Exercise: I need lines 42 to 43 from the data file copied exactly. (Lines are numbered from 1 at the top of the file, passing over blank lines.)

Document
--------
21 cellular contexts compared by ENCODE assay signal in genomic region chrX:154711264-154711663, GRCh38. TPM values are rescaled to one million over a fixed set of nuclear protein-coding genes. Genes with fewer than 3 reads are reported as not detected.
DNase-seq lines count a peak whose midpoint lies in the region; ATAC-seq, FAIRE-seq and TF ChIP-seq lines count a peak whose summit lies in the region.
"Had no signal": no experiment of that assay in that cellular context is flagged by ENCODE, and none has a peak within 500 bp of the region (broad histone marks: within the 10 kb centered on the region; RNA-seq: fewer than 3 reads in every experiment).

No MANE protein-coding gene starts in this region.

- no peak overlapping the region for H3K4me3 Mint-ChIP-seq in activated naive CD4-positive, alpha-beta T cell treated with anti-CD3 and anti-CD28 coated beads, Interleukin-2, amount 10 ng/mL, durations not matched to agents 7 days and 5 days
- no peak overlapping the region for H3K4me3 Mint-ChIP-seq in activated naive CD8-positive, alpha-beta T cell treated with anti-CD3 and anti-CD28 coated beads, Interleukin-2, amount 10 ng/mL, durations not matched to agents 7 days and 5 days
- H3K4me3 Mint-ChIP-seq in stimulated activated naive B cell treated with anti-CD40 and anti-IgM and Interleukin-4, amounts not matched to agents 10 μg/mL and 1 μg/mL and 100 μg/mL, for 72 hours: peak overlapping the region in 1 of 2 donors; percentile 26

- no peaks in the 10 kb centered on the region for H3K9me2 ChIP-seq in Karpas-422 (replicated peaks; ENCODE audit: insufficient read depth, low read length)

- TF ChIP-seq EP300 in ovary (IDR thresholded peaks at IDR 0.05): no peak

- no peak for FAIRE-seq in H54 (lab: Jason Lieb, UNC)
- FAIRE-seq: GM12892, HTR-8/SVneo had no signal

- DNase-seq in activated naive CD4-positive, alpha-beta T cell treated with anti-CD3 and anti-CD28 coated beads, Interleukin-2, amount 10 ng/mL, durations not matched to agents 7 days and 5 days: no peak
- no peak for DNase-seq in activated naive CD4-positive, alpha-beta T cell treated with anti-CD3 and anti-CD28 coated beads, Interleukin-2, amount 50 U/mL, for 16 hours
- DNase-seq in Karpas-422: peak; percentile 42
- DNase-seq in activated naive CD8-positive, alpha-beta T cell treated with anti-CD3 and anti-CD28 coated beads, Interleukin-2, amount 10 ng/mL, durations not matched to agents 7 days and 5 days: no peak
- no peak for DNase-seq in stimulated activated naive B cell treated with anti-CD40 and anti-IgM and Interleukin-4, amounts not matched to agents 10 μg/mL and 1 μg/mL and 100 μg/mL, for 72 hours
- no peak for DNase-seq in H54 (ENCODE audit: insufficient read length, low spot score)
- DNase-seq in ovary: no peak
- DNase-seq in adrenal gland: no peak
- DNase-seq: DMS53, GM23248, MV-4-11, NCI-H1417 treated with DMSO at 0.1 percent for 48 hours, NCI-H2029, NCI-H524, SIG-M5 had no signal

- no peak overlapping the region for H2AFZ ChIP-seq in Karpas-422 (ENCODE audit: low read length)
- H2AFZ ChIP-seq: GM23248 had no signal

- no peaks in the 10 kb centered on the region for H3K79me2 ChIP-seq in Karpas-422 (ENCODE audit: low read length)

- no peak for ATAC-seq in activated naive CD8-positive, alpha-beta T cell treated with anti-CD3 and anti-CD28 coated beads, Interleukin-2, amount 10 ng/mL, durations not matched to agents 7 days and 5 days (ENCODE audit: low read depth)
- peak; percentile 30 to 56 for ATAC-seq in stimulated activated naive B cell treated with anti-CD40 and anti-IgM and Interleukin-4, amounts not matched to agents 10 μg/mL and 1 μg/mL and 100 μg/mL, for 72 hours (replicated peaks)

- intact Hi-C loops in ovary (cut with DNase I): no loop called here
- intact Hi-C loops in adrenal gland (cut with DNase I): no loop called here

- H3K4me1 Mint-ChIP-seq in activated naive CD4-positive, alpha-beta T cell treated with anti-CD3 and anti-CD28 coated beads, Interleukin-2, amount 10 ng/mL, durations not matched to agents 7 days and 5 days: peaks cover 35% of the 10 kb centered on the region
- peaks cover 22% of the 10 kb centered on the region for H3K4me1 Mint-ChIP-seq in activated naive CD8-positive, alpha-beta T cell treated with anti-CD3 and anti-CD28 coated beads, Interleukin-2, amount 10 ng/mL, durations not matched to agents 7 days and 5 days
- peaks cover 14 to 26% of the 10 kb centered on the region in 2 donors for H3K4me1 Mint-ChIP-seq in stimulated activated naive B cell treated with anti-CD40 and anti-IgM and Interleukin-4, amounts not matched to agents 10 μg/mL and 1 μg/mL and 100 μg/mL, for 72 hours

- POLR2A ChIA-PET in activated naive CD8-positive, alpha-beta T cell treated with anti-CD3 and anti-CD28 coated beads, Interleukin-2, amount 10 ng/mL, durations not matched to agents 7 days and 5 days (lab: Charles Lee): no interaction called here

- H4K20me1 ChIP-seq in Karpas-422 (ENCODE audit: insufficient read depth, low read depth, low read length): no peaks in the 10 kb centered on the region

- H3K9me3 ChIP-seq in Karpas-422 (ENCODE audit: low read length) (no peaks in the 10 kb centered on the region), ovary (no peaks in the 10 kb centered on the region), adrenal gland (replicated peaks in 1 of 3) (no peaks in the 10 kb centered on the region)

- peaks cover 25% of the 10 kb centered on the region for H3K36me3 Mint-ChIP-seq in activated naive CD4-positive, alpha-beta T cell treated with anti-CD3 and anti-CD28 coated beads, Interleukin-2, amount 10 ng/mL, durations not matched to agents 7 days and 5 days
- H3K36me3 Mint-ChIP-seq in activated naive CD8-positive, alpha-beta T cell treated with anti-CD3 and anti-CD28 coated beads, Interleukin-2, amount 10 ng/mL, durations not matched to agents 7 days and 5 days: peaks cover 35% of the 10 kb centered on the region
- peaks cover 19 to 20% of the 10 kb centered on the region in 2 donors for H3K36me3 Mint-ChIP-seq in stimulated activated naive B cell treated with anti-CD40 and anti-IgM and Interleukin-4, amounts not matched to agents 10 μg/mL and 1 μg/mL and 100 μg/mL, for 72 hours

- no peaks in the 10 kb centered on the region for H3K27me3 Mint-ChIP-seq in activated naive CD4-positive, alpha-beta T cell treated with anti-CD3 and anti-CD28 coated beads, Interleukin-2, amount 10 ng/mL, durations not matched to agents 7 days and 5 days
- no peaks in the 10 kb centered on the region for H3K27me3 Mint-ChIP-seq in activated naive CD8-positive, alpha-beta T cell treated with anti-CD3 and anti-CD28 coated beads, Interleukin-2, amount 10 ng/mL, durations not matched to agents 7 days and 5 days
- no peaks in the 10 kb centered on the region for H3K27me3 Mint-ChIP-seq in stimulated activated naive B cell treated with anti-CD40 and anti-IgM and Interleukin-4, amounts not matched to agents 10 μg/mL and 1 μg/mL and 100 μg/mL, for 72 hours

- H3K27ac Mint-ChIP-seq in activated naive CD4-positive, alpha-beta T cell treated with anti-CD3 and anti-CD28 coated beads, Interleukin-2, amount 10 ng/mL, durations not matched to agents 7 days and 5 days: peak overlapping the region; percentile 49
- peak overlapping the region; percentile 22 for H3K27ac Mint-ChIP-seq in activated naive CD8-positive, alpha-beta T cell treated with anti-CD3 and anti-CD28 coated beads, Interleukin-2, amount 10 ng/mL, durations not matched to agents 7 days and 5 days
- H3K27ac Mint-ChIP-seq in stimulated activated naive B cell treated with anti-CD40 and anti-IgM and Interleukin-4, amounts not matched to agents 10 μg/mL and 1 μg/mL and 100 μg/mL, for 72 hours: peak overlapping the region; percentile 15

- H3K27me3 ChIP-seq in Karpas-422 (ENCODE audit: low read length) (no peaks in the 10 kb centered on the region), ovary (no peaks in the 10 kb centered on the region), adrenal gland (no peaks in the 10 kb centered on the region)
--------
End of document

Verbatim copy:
- H3K27ac Mint-ChIP-seq in stimulated activated naive B cell treated with anti-CD40 and anti-IgM and Interleukin-4, amounts not matched to agents 10 μg/mL and 1 μg/mL and 100 μg/mL, for 72 hours: peak overlapping the region; percentile 15

- H3K27me3 ChIP-seq in Karpas-422 (ENCODE audit: low read length) (no peaks in the 10 kb centered on the region), ovary (no peaks in the 10 kb centered on the region), adrenal gland (no peaks in the 10 kb centered on the region)